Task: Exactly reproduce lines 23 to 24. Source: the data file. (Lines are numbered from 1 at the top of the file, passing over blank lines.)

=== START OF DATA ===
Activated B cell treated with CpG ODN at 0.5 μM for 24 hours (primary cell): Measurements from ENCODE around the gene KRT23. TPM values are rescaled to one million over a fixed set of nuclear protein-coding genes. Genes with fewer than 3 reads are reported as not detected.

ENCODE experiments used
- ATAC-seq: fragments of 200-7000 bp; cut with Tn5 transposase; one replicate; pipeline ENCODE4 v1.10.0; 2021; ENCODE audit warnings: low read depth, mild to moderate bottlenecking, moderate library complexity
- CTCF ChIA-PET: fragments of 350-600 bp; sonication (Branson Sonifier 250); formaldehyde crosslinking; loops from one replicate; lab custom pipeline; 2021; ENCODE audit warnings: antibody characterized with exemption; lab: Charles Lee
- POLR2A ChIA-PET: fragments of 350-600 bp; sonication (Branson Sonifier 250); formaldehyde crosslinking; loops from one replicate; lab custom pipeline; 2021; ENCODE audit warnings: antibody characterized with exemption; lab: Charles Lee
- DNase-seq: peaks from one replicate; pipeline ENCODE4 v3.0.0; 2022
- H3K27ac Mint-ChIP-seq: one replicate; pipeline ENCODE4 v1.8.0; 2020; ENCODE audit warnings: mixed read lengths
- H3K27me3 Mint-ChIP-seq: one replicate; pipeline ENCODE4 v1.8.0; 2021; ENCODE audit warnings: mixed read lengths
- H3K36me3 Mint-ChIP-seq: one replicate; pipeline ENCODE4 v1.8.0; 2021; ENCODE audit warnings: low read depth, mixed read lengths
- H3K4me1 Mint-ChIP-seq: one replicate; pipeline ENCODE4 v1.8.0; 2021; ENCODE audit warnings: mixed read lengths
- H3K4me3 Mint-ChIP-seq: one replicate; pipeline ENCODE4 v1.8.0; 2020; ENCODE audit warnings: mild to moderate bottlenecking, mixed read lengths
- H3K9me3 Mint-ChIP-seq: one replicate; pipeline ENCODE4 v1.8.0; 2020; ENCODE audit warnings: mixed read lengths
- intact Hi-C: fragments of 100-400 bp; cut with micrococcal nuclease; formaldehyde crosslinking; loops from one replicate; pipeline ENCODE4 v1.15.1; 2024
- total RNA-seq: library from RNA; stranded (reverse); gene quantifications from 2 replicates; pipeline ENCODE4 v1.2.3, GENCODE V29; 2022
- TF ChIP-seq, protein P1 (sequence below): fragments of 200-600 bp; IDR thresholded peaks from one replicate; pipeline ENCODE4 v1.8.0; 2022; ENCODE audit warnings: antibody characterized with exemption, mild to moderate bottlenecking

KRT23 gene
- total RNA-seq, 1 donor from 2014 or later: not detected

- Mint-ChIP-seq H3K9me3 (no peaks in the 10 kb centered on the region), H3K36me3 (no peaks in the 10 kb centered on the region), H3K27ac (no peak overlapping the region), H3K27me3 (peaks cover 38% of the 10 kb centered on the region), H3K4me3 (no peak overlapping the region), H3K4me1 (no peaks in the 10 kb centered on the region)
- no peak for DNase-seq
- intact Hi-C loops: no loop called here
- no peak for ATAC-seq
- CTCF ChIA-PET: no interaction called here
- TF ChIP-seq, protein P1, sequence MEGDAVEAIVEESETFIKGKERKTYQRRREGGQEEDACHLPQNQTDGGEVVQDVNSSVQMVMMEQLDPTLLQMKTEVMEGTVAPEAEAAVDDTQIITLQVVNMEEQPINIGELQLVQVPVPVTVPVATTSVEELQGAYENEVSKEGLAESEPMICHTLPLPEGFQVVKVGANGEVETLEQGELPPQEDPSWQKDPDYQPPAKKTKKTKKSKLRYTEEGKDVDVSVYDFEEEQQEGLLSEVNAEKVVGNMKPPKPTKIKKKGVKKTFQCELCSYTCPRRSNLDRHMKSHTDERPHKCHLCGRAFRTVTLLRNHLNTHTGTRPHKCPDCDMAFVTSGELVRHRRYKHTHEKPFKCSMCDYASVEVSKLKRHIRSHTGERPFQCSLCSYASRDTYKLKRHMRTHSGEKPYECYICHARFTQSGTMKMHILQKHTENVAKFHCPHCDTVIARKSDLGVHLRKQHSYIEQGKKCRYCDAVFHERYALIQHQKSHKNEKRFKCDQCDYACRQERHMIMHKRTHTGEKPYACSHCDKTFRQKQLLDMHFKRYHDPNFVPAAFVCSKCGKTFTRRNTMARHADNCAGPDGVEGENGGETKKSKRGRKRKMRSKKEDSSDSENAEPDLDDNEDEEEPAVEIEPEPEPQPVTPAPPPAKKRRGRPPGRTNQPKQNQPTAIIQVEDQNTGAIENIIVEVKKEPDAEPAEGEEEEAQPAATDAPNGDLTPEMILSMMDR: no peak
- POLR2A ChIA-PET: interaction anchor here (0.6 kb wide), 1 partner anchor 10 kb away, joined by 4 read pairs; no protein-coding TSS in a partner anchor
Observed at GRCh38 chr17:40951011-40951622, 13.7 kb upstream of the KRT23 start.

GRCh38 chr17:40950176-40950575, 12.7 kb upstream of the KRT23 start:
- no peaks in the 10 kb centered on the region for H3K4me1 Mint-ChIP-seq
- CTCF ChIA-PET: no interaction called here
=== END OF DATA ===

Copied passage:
- TF ChIP-seq, protein P1, sequence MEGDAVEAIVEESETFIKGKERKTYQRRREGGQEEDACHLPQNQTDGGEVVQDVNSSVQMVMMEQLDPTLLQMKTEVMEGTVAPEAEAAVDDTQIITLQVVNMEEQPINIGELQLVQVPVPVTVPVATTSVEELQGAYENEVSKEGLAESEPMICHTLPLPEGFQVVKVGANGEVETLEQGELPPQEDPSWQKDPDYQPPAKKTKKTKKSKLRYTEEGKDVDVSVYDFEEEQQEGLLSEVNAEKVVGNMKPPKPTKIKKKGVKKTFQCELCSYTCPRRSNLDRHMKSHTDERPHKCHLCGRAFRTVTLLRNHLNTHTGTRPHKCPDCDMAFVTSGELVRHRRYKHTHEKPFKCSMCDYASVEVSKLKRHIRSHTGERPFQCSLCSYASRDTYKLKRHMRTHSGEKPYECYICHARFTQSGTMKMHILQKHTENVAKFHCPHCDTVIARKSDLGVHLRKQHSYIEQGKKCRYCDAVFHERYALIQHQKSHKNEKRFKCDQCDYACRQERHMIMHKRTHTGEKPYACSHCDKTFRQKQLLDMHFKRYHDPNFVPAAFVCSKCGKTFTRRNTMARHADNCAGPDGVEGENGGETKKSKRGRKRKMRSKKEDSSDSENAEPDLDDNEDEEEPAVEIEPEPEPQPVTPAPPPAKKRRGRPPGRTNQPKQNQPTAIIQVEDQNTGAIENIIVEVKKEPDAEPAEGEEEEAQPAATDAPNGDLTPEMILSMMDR: no peak
- POLR2A ChIA-PET: interaction anchor here (0.6 kb wide), 1 partner anchor 10 kb away, joined by 4 read pairs; no protein-coding TSS in a partner anchor